Study conception and design, T.J.L. and H.Z.; acquisition of data, Y.L., X.C. and J.S.; analysis and interpretation of data, T.J.L., Y.L., Y.X., X.C., D.E.K., S.M.H., J.S. and T.L.; collection of clinical samples, D.E.K.; drafting of manuscript, Y.L.; critical revision: T.J.L., H.Z., Y.L., Y.X., X.C., D.E.K., S.M.H., J.S. and T.L.

Funding

This work was supported by the Intramural Research Program of the National Institute of Diabetes and Digestive and Kidney Diseases, National Institutes of Health (NIH). Yao Li is supported by a NIH visiting fellowship and a China Scholar Council scholarship. Yuchen Xia is partly supported by The International Liver Cancer Association (ILCA)-Fellowship.

Acknowledgments

We thank Kris Ylaya, Ethan Baratz, Yanlin Ma, Zhensheng Zhang for their technical assistance. We thank the fellowship from China Scholar Council to Yao Li. Yao Li is a participant in the NIH Graduate Partnership Program (GPP) and a graduate student at Peking University Health Science Center. This research was supported in part by the intramural research program of the National Institute of Digestive and Kidney Diseases, NIH. The NIH visiting fellowship is administered by the Oak Ridge Institute for Science and Education through an interagency agreement between the U.S. Department of Energy and the National Institutes of Health. Yuchen Xia is partly supported by The International Liver Cancer Association (ILCA)-Fellowship.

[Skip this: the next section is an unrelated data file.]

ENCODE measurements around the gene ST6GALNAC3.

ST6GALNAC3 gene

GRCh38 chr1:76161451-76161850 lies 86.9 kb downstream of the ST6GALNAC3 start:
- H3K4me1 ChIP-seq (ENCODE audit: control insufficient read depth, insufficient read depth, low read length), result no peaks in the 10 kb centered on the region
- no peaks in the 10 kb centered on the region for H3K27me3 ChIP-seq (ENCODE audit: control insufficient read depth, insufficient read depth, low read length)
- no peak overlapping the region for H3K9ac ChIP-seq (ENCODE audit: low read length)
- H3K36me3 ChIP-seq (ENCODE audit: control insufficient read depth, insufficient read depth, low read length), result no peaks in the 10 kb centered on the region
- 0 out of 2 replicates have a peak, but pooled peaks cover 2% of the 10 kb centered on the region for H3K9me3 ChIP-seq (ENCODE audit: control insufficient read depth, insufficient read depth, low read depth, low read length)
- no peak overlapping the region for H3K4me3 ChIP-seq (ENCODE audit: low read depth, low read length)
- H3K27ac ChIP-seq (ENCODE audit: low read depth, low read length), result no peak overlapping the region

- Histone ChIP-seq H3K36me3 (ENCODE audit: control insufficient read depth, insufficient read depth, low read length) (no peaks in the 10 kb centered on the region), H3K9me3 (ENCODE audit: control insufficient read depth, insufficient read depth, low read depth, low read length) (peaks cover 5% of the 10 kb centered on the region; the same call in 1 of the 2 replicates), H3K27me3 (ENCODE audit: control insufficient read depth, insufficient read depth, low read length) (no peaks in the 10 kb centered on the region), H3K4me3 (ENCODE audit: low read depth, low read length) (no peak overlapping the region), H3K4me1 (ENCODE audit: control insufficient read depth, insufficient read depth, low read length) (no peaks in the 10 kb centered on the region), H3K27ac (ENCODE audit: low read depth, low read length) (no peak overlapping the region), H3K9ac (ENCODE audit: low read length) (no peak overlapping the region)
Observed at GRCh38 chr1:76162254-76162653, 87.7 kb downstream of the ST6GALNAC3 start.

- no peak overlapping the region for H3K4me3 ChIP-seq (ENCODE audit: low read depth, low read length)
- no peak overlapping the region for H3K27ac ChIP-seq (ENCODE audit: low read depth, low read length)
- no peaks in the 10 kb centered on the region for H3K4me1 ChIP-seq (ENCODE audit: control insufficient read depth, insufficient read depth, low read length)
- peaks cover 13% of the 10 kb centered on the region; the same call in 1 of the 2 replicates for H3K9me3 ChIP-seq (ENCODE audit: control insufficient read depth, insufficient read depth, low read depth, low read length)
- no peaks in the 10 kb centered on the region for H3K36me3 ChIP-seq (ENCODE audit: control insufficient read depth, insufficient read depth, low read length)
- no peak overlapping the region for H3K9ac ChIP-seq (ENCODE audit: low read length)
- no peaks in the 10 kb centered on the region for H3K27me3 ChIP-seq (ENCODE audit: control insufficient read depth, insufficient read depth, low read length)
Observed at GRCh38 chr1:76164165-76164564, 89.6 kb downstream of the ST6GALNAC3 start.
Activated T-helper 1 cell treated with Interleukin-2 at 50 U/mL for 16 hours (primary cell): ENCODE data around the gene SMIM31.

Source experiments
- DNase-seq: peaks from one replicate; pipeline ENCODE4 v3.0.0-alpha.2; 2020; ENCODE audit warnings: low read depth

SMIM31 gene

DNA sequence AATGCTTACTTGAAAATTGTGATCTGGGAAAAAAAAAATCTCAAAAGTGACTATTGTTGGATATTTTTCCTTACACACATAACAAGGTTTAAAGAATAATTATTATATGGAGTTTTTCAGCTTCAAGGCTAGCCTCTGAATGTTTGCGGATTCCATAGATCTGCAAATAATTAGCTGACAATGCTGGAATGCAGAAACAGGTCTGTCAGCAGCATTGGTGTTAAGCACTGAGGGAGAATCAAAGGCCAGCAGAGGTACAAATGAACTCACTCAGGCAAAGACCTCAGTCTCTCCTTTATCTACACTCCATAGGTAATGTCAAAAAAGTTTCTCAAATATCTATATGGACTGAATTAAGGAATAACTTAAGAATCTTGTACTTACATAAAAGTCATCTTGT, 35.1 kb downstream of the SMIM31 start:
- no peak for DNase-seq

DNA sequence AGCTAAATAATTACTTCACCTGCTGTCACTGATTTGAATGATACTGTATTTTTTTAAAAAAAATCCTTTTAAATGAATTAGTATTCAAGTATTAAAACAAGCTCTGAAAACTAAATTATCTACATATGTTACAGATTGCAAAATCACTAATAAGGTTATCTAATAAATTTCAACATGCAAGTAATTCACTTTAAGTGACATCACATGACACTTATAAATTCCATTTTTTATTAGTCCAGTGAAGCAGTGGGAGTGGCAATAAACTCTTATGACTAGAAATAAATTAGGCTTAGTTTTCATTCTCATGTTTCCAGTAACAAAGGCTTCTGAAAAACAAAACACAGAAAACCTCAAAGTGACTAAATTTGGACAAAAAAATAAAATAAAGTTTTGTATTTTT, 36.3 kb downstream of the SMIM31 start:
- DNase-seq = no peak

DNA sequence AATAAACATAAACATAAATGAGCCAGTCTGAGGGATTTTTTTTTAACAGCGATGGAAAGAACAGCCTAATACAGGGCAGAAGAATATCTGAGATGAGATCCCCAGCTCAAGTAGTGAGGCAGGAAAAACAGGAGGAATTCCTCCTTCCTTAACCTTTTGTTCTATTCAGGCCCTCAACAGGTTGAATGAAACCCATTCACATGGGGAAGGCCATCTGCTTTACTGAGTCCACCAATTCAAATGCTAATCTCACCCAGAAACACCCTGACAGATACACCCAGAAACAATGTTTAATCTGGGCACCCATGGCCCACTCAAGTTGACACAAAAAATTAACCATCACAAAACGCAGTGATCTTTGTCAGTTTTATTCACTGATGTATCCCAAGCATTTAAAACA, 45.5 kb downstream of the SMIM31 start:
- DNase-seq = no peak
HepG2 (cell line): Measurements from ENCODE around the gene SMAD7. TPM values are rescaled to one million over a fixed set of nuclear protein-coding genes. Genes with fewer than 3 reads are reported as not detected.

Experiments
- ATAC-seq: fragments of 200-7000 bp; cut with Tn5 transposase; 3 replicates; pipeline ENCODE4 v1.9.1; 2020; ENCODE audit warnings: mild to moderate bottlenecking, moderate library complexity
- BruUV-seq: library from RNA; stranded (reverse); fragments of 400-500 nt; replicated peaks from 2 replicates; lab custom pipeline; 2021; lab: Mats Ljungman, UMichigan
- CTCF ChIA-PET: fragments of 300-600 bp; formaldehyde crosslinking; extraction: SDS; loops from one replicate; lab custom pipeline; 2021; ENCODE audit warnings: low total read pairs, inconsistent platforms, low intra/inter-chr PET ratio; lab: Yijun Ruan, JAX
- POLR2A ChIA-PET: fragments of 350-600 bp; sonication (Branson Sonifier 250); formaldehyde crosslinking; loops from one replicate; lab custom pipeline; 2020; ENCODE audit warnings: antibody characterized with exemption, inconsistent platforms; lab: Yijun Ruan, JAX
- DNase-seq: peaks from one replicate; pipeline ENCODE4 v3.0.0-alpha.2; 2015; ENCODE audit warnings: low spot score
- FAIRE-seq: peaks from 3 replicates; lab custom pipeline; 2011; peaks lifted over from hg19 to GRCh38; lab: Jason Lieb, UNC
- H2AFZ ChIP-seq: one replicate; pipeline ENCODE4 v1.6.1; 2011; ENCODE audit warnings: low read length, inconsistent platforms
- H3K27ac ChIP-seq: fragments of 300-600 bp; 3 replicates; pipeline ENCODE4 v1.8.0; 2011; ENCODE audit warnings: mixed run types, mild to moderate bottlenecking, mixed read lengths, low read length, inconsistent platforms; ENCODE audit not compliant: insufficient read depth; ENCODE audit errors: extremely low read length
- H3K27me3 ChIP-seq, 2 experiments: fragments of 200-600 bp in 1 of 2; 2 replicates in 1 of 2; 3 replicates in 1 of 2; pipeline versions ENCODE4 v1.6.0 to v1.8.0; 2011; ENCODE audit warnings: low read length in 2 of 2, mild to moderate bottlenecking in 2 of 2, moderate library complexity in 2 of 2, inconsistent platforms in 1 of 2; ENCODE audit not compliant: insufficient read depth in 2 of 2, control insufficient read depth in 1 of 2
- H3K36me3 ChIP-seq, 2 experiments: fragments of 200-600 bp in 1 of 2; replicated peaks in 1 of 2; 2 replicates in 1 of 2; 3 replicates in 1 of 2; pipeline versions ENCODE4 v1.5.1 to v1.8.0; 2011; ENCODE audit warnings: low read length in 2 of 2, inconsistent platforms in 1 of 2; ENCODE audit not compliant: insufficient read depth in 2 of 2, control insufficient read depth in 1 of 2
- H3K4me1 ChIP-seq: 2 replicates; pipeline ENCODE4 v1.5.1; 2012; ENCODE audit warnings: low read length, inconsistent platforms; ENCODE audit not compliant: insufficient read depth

Conflicts of Interest

The authors declare no conflict of interest.

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Figure 1. Activation of PERK pathway genes by HBsAg overexpression. (A) HepG2-NTCP cells and (B) primary human hepatocyte cells were transduced with recombinant AdVs in triplicate (MOI of 1). Protein transportation inhibitor (PTI) was used as a positive control. mRNAs of PERK genes were determined by RT-qPCR three days after AdVs transduction. Relative mRNA expression was normalized to housekeeping gene TBP and mock control. The Student’s unpaired two-tailed t test was applied for data analysis. *p < 0.05, **p < 0.01, ***p < 0.001. (C) Expression of HBsAg and BIP/GRP78 were determined by Western blotting in AdVs-transduced HepG2-NTCP cells. (D) HepG2-NTCP cells were infected with infectious HBV (MOI of 300). UPR markers were analyzed at different days post infection (DPI). Relative level to reference TATA-binding protein (TBP) was calculated. All results were confirmed by three independent experiments.